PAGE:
Something to Brag About: Jeremiah 9:22–23 (Part 1: Conjunctions) – Hebrew and You with Lee M. Fields
My daughter shared with me a verse she decided to memorize as she was reading through Jeremiah. It is a great verse for God’s people to know and there are several interesting and instructional features as well.
Hebrew vs. English Versification
The first thing this verse illustrates is that versification sometimes differs between the Hebrew and the English. In this section of Jeremiah, the Hebrew numbering includes the English 9:1 as 8:23, throwing off the numbering one verse. They reunite at 10:1. This post will follow Hebrew numbering with…
Hebrew and You with Lee M. Fields – Gen 1:2: A Disjunctive/Offline Clause
Of Conjunctions and Clauses
The key to identifying clauses is noting how they are joined together. There are three categories of clause connections: (1) those connected by Waw, (2) those connected by another conjunction or subordinating word, and (3) those without any conjunction whatsoever. For the conjunctions, you may like to read Hebrew for the Rest of Us, 81–85, and especially on Waw, pp. 81–82.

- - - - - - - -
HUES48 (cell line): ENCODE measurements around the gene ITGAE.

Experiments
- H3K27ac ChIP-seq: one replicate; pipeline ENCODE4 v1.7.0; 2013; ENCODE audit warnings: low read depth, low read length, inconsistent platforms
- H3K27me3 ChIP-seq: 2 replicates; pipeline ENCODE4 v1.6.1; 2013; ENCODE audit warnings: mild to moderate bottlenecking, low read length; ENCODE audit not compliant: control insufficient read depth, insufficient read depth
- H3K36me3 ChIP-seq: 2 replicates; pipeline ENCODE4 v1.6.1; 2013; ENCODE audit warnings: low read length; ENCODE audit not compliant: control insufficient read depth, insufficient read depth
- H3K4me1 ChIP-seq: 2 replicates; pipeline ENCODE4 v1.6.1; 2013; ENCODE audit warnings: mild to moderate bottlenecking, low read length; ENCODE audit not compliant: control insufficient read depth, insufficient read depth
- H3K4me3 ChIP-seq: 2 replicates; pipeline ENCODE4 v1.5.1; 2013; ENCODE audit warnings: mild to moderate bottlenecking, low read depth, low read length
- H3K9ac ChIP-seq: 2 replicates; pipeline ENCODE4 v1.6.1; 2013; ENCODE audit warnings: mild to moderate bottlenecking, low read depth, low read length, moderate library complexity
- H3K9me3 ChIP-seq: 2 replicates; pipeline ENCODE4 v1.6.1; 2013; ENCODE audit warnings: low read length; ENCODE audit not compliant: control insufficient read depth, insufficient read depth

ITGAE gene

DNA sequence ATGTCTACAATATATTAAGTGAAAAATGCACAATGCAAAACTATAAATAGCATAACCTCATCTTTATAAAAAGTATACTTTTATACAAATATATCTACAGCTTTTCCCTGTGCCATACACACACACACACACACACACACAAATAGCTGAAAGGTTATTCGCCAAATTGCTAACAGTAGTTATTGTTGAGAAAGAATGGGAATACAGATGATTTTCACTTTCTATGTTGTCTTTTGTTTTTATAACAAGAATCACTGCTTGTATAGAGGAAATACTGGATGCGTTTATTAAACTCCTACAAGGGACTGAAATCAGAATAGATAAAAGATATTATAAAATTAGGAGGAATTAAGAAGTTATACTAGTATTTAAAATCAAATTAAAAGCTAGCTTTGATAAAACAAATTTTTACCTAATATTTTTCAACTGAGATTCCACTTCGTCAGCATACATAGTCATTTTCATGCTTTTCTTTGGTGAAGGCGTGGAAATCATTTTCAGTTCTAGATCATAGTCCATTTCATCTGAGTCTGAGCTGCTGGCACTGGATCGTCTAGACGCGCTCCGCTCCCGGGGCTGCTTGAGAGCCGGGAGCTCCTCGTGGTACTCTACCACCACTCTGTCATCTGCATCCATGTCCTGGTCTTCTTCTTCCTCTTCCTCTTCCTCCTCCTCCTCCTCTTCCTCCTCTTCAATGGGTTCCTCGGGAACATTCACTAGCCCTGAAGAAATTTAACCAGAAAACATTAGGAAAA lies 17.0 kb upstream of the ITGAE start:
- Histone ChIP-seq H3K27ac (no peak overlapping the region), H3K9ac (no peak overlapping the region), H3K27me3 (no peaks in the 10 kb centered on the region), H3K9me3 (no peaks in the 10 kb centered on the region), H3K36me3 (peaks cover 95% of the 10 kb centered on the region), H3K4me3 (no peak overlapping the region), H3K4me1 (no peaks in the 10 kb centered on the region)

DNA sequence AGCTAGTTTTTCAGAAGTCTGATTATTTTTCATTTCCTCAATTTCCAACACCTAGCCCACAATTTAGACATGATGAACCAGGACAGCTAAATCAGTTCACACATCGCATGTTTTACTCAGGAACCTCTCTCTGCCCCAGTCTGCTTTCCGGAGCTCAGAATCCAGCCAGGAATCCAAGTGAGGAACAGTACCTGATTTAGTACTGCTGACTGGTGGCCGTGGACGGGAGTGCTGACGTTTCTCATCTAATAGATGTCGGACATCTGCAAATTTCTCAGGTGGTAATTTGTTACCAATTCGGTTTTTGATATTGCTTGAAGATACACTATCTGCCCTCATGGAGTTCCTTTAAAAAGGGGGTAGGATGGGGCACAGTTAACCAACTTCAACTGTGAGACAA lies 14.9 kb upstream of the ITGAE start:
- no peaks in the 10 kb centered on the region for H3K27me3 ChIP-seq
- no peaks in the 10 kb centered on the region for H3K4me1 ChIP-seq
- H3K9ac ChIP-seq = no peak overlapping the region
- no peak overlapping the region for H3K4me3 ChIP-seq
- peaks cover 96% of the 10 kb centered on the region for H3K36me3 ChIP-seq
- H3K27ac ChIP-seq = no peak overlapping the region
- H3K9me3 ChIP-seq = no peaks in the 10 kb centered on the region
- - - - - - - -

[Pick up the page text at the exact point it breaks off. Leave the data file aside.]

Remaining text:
Waw is the king of conjunctions. It is always prefixed to a word; it…
Hebrew and You with Lee M. Fields – Is Gen 1:1 a Subordinate Idea or a Main Clause?
The creation stories in Genesis are fodder for the arguments of Bible believers and skeptics alike. Even Gen 1:1, one of the Bible’s most familiar verses, is not free from dispute on linguistic grounds. The traditional translation is “In the beginning God created the heavens and the earth.”
But alternatives have been offered. Here is a sampling:
Hebrew and You with Lee M. Fields – Hebrew Poetry and Isaiah
According to Duvall and Hayes in Grasping God’s Word , more than one-third of the Old Testament is written in the form of poetry. (373) Modern English versions usually mark off poetry by punctuation, namely, by arranging into poetic lines rather than a continuous running text. This helps us identify poetic sections, but there is still more to understanding Hebrew poetry.
Hebrew and English poetry often use the same devises, e.g., rhyming, figures of speech, forms of parallelism, rare words or forms. But the may use them to different degrees or ways. Of course, it is oftentimes impossible to translate poetic features. Knowing some Hebrew can help us appreciate what authors…